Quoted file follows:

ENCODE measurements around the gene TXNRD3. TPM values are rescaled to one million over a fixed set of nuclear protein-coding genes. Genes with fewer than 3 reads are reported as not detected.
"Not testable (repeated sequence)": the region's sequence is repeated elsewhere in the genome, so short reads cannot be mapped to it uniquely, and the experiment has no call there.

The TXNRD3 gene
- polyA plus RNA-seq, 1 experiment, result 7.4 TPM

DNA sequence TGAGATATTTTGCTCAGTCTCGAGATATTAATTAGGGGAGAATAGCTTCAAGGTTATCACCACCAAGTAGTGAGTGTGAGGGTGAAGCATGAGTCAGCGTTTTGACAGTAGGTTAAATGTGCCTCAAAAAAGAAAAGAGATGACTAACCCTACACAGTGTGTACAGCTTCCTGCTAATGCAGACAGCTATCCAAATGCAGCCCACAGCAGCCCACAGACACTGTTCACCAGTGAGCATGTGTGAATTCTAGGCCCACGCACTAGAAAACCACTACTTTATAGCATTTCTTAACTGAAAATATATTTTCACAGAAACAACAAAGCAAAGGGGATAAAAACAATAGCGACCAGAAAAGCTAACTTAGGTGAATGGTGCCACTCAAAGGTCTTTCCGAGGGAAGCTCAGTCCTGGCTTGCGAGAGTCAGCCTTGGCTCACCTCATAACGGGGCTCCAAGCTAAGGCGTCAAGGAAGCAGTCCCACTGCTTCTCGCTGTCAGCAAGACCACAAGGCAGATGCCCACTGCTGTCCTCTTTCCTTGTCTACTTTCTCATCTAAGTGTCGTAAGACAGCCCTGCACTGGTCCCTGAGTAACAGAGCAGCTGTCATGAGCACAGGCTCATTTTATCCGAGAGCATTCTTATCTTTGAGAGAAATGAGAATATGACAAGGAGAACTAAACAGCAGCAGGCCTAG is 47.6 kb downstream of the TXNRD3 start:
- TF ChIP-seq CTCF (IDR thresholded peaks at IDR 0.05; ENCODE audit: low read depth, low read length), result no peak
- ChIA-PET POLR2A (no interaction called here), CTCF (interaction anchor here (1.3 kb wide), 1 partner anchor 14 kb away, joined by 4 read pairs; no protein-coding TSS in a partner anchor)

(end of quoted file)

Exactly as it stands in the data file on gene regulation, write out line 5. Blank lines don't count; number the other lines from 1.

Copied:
DNA sequence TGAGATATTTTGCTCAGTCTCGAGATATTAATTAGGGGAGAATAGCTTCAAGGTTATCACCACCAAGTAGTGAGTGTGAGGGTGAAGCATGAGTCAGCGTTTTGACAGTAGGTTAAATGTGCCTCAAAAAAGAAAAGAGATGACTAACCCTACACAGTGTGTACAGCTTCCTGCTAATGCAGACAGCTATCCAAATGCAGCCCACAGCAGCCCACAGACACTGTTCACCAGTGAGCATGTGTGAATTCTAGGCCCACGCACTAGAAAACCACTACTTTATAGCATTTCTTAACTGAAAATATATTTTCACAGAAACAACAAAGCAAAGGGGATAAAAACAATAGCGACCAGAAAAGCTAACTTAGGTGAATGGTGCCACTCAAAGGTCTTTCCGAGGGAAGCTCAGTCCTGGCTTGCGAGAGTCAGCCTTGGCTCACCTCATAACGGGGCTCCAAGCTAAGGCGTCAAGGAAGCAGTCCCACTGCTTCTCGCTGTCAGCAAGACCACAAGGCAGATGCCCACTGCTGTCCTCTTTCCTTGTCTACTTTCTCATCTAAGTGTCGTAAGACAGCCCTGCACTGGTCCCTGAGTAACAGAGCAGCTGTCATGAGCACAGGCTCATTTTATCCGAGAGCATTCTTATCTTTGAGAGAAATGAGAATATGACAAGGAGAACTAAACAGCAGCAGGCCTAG is 47.6 kb downstream of the TXNRD3 start: